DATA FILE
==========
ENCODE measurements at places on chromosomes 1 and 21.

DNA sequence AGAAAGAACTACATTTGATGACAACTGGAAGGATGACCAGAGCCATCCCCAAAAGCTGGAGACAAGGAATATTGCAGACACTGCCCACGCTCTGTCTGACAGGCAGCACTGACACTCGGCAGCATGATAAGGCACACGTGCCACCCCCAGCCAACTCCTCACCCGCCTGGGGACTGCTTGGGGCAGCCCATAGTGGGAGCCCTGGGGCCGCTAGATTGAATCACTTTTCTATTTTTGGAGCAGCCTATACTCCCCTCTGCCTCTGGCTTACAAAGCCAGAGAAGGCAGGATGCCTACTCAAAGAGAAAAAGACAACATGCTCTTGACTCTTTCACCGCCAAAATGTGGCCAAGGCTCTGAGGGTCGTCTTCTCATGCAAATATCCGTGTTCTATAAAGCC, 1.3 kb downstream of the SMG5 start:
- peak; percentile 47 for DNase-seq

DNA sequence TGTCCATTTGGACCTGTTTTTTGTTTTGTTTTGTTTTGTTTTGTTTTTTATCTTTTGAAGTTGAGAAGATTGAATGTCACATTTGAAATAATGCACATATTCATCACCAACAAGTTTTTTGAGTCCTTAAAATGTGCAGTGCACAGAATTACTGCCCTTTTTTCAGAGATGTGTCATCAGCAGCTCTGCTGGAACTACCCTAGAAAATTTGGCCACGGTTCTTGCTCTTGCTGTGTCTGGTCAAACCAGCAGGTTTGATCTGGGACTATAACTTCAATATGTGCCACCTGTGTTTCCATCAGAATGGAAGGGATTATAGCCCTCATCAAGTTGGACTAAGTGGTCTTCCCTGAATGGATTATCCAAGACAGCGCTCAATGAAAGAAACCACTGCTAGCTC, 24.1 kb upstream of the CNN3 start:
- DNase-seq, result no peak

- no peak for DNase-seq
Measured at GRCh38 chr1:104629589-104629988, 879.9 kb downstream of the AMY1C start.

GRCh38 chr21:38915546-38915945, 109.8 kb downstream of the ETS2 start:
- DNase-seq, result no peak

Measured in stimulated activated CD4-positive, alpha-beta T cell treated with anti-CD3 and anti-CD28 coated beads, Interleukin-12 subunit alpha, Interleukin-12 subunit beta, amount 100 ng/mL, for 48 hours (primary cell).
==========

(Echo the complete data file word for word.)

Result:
ENCODE measurements at places on chromosomes 1 and 21.

DNA sequence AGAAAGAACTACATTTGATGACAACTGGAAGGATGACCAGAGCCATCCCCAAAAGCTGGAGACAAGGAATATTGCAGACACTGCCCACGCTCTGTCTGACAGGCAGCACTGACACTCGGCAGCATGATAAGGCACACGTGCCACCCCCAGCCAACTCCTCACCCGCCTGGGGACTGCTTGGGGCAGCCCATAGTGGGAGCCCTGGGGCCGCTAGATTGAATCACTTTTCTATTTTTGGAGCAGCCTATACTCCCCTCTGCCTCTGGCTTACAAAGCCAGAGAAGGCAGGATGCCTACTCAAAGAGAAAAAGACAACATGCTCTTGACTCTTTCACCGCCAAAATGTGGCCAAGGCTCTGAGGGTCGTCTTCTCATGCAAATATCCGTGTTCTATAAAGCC, 1.3 kb downstream of the SMG5 start:
- peak; percentile 47 for DNase-seq

DNA sequence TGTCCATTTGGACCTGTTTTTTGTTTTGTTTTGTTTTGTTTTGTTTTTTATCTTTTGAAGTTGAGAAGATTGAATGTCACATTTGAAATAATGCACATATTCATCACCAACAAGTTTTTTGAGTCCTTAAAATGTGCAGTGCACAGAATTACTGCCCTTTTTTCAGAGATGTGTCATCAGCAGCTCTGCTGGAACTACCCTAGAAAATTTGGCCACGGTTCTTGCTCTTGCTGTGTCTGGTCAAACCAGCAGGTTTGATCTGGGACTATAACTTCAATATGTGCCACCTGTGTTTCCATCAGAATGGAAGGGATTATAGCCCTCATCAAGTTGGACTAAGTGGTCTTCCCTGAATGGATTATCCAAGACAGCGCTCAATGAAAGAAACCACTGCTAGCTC, 24.1 kb upstream of the CNN3 start:
- DNase-seq, result no peak

- no peak for DNase-seq
Measured at GRCh38 chr1:104629589-104629988, 879.9 kb downstream of the AMY1C start.

GRCh38 chr21:38915546-38915945, 109.8 kb downstream of the ETS2 start:
- DNase-seq, result no peak

Measured in stimulated activated CD4-positive, alpha-beta T cell treated with anti-CD3 and anti-CD28 coated beads, Interleukin-12 subunit alpha, Interleukin-12 subunit beta, amount 100 ng/mL, for 48 hours (primary cell).